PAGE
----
Kevin Griffin: A Buddhist Approach to Recovery: Step Four — Searching and Fearless (huffingtonpost.com)
|image © sarit photography|
I know an 8-year-old who’s been known to choose an outfit specifically because it makes her “look thin.” This same 8-year-old often doesn’t finish meals because she thinks she’s fat. She’s the same 8-year-old that has begun to develop food rituals, often leaving the table with a reorganized plate full of uneaten food. Simply put, she already has an irrational fear of getting fat.
It’s hard being a girl. It’s hard to find a way to look at your unique self without comparing it with images of Barbie or Bratz. It’s hard to accept that the beauty standard set by Cinderella or Sleeping Beauty isn’t actually real. But children, whose minds are filled with wonderful imagination and fantasy, aren’t going to cognitively recognize images that are potentially harmful. Instead, many will attempt to achieve the pink, thin, fluffiness of a Disney princess, or the skinny sass of a Bratz doll. Often times, even when parents are encouraging a healthy body image, the education on the school yard has a dramatically different lesson plan than the one from home. I’ve overheard conversations on the school yard that have made me pause – -it’s clear that body-image issues are in abundance and the pressure to look thin and svelte is invasive and intense.
So what can parents do? Start with eliminating the shame game. This might mean letting your daughter dump that maple syrup on her pancakes or having a cupcake at a birthday party. It’s a treat, not a vehicle for punishment! Encourage healthy eating, but can you do it with compassion rather than the mallet of criticism? Eliminate “fat talk”: your kids don’t need to hear it and frankly, it’s not good for you either. Stop trying to control what those around you eat. It’s not your job! I’ve seen dads controlling the food intake of their wives and daughters to the point of devastating eating disorders (my dad was one!); and I’ve seen moms spewing “fat talk” or signing up for any and every diet fad while their daughters learn to eat in secret or restrict because they’re terrified of the incendiary reaction of their parental food monitors. These behaviors certainly don’t encourage self-love. If anything, they sow the seeds of self-destruction.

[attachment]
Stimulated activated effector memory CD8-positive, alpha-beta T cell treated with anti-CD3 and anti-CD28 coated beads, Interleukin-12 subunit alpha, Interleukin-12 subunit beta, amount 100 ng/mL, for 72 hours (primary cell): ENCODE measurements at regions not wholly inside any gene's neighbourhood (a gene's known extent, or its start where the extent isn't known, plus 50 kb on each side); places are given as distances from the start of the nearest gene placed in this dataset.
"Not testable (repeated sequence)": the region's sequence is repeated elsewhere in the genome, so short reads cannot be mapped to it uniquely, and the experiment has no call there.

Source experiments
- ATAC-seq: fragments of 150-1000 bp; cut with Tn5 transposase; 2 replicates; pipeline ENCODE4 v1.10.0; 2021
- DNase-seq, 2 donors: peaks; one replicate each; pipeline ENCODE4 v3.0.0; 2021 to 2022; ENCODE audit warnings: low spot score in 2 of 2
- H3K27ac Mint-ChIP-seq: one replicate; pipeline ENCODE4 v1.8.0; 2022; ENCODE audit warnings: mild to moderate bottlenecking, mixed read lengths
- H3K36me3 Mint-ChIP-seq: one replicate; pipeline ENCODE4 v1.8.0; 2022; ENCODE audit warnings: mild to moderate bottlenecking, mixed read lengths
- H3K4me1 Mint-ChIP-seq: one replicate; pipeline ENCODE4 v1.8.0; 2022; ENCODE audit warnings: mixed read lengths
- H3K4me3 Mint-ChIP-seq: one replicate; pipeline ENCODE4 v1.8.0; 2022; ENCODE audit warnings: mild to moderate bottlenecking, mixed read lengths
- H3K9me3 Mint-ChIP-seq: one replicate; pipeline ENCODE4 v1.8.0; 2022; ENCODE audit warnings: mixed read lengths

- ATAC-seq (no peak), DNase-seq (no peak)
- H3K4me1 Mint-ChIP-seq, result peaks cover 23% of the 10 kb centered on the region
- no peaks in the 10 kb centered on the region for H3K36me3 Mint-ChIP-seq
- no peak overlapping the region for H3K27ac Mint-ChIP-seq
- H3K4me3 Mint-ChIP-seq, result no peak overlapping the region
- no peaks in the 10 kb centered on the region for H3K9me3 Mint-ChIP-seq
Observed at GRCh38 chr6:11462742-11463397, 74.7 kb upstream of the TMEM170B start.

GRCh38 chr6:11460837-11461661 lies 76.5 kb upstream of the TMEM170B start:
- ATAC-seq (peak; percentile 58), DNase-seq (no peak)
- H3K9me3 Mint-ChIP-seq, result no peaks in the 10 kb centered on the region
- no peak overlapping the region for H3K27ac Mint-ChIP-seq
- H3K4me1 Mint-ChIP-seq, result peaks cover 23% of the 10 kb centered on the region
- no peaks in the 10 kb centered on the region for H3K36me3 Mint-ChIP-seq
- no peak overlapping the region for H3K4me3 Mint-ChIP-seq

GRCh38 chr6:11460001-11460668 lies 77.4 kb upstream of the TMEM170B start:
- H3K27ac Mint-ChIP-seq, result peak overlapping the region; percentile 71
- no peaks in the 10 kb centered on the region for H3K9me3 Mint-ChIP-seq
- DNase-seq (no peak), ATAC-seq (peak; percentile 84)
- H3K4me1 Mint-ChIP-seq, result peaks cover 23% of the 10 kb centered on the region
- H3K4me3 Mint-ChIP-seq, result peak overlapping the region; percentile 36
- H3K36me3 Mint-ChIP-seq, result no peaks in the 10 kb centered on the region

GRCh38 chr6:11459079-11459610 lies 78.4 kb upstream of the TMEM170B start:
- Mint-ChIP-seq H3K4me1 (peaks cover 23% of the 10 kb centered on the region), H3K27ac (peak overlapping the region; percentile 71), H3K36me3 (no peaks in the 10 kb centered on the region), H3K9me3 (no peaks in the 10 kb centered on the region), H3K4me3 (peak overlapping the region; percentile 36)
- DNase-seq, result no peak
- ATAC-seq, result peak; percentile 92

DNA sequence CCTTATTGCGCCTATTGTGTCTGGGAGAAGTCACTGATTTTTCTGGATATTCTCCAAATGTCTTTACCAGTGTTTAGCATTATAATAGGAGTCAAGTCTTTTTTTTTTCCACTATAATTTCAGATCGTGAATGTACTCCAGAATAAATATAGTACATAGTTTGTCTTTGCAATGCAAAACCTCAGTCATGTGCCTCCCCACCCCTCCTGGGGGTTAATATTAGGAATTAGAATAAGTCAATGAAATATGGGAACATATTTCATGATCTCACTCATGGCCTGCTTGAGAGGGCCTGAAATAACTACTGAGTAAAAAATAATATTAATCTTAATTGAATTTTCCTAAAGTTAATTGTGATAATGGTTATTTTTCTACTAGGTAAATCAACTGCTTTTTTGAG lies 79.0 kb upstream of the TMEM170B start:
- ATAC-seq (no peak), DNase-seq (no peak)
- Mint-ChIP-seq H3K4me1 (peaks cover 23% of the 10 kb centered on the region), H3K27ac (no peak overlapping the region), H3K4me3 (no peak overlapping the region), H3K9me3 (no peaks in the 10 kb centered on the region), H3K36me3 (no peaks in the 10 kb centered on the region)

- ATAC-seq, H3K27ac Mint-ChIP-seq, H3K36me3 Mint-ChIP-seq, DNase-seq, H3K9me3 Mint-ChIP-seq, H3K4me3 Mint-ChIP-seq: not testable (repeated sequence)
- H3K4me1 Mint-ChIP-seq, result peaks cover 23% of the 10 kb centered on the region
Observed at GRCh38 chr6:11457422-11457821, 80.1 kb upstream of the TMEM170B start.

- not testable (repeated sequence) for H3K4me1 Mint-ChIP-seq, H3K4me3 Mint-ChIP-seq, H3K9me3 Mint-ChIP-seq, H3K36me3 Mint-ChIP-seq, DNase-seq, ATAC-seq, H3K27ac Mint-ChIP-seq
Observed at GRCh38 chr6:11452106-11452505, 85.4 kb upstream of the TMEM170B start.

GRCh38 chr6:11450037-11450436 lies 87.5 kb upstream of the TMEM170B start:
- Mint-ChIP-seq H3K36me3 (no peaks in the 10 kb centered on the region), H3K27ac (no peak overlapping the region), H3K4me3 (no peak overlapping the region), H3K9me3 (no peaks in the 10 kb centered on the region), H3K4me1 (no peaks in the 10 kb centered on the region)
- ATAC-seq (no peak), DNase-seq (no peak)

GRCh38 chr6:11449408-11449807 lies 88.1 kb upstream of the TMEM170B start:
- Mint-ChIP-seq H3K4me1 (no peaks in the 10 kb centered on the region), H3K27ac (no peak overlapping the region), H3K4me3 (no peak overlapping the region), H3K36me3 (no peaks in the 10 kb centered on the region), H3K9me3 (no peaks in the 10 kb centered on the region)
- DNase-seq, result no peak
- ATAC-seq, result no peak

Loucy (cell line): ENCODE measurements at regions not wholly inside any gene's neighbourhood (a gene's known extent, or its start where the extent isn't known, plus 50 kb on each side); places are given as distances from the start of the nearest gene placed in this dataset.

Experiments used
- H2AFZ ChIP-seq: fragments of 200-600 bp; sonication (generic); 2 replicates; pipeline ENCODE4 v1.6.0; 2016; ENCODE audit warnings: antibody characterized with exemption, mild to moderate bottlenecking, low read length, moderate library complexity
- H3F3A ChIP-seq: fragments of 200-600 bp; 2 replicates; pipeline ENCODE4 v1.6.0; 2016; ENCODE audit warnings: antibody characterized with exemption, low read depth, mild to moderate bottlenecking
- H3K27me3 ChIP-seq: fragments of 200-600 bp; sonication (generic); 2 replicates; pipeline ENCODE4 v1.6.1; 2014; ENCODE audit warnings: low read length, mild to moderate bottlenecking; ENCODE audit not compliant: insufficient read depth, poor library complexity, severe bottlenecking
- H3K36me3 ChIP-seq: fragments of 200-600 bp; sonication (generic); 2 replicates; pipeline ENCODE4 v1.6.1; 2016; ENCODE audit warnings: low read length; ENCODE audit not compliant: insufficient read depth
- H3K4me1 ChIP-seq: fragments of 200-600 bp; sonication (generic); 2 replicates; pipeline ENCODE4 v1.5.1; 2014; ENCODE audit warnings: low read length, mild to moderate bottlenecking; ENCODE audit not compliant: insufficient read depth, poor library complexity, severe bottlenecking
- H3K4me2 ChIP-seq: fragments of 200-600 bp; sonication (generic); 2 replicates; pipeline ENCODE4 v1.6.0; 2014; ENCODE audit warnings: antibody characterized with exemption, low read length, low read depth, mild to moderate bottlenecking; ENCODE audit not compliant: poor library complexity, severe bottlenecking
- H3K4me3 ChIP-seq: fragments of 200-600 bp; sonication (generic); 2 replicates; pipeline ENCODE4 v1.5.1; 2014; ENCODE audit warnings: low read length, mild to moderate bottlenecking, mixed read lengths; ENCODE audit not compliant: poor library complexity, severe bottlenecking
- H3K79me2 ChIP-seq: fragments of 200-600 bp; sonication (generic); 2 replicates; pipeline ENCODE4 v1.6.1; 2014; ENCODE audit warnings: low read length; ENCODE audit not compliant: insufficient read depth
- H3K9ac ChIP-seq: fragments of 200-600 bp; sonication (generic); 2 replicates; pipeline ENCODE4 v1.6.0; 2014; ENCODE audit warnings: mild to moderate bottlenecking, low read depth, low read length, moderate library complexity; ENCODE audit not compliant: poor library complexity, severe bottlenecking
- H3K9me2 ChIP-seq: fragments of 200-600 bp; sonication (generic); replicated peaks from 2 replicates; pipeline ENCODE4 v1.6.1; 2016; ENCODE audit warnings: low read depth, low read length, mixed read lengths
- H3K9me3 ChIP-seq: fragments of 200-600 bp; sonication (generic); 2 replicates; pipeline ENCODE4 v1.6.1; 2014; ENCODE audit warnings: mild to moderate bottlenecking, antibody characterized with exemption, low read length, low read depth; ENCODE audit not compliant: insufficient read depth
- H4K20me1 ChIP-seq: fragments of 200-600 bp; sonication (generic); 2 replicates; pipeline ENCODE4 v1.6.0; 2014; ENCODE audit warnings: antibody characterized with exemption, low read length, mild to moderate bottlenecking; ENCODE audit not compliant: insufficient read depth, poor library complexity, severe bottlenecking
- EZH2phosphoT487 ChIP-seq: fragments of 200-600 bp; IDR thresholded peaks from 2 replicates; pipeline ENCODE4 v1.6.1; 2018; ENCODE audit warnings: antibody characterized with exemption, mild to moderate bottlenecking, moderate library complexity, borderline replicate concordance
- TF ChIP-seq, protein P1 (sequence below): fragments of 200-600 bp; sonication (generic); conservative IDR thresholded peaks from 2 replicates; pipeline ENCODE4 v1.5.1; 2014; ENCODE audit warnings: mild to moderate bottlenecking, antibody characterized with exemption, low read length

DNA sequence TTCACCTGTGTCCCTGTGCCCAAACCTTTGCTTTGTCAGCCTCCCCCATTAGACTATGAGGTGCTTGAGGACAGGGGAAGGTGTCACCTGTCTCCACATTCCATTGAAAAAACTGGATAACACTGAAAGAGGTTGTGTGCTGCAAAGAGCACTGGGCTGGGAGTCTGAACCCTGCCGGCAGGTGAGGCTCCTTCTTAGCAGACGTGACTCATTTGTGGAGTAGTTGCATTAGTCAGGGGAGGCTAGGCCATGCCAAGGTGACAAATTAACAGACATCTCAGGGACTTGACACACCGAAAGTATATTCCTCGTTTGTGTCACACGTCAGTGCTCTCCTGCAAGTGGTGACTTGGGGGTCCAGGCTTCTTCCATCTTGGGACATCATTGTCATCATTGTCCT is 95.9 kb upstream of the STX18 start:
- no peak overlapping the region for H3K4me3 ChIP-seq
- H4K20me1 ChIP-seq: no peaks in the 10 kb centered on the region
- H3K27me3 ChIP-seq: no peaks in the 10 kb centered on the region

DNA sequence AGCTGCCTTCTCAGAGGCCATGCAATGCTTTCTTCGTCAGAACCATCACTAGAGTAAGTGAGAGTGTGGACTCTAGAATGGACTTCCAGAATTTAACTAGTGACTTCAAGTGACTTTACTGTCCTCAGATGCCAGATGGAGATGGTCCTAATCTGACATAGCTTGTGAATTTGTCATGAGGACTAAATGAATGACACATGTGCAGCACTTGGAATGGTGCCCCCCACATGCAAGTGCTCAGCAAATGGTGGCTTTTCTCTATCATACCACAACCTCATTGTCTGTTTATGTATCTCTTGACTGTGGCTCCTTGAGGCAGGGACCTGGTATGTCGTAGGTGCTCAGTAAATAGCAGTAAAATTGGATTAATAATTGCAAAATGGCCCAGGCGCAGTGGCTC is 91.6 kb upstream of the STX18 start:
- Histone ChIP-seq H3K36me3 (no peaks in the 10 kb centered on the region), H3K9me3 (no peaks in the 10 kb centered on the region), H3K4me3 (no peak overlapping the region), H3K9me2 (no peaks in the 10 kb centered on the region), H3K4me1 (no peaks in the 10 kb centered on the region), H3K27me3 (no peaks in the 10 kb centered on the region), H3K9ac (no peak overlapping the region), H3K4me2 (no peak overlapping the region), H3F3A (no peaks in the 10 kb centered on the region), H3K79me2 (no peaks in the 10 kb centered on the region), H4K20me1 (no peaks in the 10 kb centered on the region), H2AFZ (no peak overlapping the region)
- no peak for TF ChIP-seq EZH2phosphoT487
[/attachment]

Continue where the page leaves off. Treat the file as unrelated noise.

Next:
(Please note, certain behaviors are warning signs, but in combination and over time, they can become quite serious):
Behaviors specific to anorexia:
- Major weight loss (weighs 85% of normal weight for height or less)
- Skips meals, always has an excuse for not eating (ill, just ate with a friend, stressed-out, not hungry).
- Refuses to eat in front of others
- Selects only low fat items with low nutrient levels, such as lettuce, tomatoes, and sprouts.
- Reads food labels religiously; worried about calories and fat grams in foods.
- Eats very small portions of foods
- Becomes revolted by former favorite foods, such as desserts, red meats, potatoes
- May help with meal shopping and preparation, but doesn’t eat with family
- Eats in ritualistic ways, such as cutting food into small pieces or pushing food around plate
- Lies about how much food was eaten
- Has fears about weight gain and obesity, obsesses about clothing size. Complains about being fat, when in truth it is not so
- Inspects image in mirror frequently, weighs self frequently
- Exercises excessively and compulsively
- May wear baggy clothing or many layers of clothing to hide weight loss and to stay warm
- May become moody and irritable or have trouble concentrating. Denies that anything is wrong
- May harm self with cutting or burning
- Evidence of discarded packaging for diet pills, laxatives, or diuretics (water pills)
- Stops menstruating
- Has dry skin and hair, may have a growth of fine hair over body
- May faint or feel dizzy frequently
Behaviors specific to bulimia
- Preoccupation or anxiety about weight and shape
- Disappearance of large quantities of food
- Excuses self to go to the bathroom immediately after meals
- Evidence of discarded packaging for laxatives, diuretics, enemas
- May exercise compulsively
- May skip meals at times
- Teeth may develop cavities or enamel erosion
- Broken blood vessels in the eyes from self-induced vomiting
- Swollen salivary glands (swelling under the chin)
- Calluses across the joints of the fingers from self-induced vomiting
- May be evidence of alcohol or drug abuse, including steroid use
- Possible self-harm behaviors, including cutting and burning
If you notice even one of these, it’s time to address it. Talk to your daughter or son, talk to your doctor. If necessary, elicit the help of a treatment facility. In other words: Get help. Showing our kids that we care and are willing to stop our own negative behaviors in order to help them is invaluable. It’s a family problem, not an individual one.
Some helpful links: